Was Your Chapter 13 Bankruptcy Dismissed? Here’s How to File Again:
July 12, 2021
Consumers who are unsuccessful in their first attempt at a Chapter 13 bankruptcy may want to try again later – but there are hoops you have to successfully jump through in the Bankruptcy Code in order to gain the protection of the automatic stay of debt collection actions that comes with filing. Without that stay in place, your creditors can still foreclose or collect on your debts, even if you’re in bankruptcy, so there’s really no point in filing.
Here’s what you should know if you want to try again, and it depends on how many bankruptcies have already been dismissed in the last year.
Filing a Second Bankruptcy Within One Year
If this would be your second case in a year, your automatic stay will only last 30 days, instead of the entirety of your case. To keep your stay going past 30 days, you must file a motion under Code section 362(c)(3) before those 30 days are up. The bankruptcy court will hold a hearing to where you will have to show that the filing of the new Chapter 13 is in “good faith” as to the creditor you are seeking to stay – usually a mortgage bank.
Your case will be presumed to not be filed in good faith as to any creditor if either of two circumstances are present:
Your previous Chapter 13 case was dismissed for any of the following reasons: you failed to file or amend any documents that were required by the court without a “substantial excuse”; you failed to make payments to a secured creditor during your case as required; or you failed to pay under your plan if it was confirmed; or
There’s been no “substantial change” in your financial or personal affairs since your last case was dismissed, or there’s not “any other reason” for the court to conclude that you’ll be successful in the new case.
This means that if your case was dismissed for any of those reasons in 1), you will have to show the bankruptcy court with “clear and convincing evidence” at your hearing that you are trying again in good faith. Also, you will need to show that your circumstances have substantially changed since your last go-around, and you’ll be successful this time in order to keep the stay in place past 30 days. Be prepared to show your bankruptcy attorney exactly how your finances or life has changed – perhaps with a new job, or new income or support from a family member.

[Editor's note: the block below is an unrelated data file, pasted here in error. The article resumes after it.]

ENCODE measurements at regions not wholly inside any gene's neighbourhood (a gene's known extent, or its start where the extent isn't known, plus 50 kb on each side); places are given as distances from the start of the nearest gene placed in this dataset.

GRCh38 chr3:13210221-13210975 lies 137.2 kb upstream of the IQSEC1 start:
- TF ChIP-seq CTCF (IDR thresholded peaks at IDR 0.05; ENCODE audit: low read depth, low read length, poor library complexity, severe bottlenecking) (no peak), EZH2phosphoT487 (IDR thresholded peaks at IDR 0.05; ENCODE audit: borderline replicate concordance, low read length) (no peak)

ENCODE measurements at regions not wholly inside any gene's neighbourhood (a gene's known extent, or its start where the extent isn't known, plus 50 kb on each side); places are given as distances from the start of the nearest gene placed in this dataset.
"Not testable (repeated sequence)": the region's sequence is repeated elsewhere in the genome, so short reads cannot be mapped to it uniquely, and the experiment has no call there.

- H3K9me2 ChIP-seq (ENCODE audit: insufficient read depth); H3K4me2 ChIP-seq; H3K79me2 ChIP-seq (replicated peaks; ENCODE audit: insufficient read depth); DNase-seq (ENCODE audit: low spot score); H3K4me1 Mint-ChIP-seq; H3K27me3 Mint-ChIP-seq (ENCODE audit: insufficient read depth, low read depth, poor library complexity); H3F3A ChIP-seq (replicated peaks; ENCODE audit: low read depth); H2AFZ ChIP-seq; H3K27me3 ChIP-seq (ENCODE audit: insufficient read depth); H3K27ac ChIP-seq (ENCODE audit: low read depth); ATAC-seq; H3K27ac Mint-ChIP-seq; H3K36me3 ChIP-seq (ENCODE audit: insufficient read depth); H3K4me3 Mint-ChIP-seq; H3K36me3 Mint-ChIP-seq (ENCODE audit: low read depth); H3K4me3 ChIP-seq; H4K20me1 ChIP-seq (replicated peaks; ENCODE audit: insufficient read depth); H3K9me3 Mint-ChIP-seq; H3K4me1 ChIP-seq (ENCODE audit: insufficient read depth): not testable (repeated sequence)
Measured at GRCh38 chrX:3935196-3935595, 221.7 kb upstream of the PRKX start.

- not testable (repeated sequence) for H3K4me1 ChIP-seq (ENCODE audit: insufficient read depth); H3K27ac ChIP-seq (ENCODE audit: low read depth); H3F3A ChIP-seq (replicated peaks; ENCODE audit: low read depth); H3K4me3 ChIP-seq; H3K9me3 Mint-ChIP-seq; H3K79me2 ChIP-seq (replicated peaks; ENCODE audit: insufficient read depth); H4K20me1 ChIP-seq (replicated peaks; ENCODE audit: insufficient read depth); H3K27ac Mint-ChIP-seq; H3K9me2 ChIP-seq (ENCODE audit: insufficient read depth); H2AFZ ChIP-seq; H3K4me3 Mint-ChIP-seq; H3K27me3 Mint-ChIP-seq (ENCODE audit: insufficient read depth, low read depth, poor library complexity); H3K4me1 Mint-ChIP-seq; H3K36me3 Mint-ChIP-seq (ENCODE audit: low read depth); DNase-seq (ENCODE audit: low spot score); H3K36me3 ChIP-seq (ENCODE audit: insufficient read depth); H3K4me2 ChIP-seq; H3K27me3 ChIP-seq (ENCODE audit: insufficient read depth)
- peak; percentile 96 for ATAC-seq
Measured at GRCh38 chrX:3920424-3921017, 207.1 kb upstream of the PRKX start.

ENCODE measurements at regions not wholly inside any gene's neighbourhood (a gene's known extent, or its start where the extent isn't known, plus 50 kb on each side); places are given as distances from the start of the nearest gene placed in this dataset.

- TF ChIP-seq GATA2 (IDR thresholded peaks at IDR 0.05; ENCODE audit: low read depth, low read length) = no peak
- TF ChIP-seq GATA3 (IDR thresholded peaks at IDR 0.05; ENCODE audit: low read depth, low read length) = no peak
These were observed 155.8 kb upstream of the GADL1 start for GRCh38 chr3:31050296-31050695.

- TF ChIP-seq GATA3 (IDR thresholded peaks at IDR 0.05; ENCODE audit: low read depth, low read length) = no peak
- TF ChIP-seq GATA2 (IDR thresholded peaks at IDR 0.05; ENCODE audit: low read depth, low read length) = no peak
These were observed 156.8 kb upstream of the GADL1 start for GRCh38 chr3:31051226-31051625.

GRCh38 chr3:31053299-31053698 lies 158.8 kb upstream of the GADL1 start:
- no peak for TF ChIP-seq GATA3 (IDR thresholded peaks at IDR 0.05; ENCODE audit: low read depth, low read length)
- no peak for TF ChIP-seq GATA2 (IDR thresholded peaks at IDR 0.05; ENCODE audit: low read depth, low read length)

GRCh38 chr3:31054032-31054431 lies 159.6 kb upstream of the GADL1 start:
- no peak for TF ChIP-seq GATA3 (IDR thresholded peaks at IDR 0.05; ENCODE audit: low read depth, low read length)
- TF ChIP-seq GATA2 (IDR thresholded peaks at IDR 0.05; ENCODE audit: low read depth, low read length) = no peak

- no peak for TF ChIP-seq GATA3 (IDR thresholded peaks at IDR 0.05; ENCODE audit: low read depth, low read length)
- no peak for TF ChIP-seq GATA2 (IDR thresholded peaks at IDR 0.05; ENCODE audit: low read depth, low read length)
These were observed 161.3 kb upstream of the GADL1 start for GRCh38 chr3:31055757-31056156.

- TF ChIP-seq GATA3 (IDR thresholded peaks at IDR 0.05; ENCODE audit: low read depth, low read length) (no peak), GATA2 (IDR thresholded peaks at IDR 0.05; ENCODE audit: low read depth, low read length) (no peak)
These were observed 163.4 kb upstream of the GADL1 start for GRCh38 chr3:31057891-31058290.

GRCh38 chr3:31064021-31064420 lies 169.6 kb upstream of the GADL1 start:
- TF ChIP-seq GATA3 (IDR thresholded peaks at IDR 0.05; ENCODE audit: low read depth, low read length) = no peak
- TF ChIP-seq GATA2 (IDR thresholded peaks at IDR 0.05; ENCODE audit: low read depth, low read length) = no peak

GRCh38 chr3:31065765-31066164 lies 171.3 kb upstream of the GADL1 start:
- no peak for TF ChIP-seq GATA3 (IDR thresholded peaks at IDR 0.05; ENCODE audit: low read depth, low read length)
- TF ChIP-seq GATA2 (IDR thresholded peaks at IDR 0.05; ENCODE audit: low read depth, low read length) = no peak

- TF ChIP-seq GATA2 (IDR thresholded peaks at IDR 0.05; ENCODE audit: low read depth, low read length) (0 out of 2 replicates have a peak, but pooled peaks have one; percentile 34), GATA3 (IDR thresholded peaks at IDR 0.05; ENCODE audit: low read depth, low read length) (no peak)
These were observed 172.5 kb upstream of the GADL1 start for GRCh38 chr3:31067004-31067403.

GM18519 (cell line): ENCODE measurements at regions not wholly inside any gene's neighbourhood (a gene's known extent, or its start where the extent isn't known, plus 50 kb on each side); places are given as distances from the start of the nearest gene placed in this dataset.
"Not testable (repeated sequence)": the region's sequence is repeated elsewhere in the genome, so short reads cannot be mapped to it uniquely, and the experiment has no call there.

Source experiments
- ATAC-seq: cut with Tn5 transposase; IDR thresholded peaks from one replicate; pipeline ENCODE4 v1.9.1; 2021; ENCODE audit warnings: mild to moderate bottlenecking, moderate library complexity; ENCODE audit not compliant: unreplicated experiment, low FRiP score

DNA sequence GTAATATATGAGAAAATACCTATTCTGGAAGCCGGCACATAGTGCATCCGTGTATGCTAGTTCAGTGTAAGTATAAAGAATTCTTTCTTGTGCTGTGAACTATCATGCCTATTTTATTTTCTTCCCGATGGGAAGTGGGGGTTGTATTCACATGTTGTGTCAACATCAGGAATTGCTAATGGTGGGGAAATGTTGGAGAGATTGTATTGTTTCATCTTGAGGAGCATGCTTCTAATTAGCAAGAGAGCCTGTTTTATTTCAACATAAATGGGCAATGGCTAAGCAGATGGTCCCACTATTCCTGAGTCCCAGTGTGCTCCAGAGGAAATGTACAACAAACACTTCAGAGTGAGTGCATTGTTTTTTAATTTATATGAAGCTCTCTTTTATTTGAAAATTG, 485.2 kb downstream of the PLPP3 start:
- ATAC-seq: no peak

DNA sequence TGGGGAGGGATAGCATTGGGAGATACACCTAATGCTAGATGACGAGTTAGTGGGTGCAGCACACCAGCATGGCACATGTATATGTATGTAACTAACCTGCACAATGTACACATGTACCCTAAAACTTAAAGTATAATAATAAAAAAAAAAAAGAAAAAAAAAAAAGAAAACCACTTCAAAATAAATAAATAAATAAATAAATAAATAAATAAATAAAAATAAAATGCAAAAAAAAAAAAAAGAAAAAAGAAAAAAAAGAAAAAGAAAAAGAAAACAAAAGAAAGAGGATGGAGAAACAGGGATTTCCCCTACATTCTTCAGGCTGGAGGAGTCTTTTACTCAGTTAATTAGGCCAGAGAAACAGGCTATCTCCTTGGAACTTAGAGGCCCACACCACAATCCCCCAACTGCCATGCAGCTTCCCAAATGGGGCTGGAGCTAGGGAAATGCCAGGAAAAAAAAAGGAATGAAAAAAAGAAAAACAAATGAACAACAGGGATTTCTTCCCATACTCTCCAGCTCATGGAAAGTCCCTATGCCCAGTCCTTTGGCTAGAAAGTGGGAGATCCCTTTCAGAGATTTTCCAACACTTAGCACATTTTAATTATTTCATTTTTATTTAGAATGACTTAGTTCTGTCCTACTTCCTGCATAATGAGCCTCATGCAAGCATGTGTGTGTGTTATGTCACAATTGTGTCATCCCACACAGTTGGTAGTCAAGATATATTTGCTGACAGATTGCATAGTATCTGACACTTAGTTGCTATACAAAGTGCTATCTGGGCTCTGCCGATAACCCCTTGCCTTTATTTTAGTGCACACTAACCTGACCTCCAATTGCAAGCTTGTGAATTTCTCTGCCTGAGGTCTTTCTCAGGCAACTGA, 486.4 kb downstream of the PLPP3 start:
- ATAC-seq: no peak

And if any of your creditors moved to lift the stay in your previous case and its motion was either pending or successful (i.e., the stay was lifted), your filing of the second case is presumed not filed in good faith as to that creditor, regardless of whether any of the circumstances above are present.
Filing a Third (or More) Bankruptcy Within One Year
For debtors who had two or more bankruptcies dismissed in the last year, under Code section 362(c)(4) the stay doesn’t go into effect at all. You will have 30 days after filing your case to also file a motion asking the court to order the stay to go into effect. In other words, in this situation, the stay never goes into effect – you have to take action to get it at all, and you’ll have to prove your good faith to the court with clear and convincing evidence under the same standards discussed above.
Always Provide Documents
One wrinkle under either scenario is that “mere inadvertence or negligence” will not work as an excuse for why you failed to file or amend a document, unless that negligence was committed by the debtor’s attorney. So if your case was dismissed because you never responded to your attorney’s requests for documents or communications about your case, you probably won’t get the automatic stay in the next case.
The best course of action in any Chapter 13 bankruptcy is to come to your attorney prepared with all your financial information before you even file, and always respond to your attorney’s requests for documents. It could mean the difference between being able to file again and not, if you just can’t make your plan payments the first time around. And if you’re going to file again, be prepared to pay for motion practice and show your attorney – and the bankruptcy court – that your situation has seriously changed.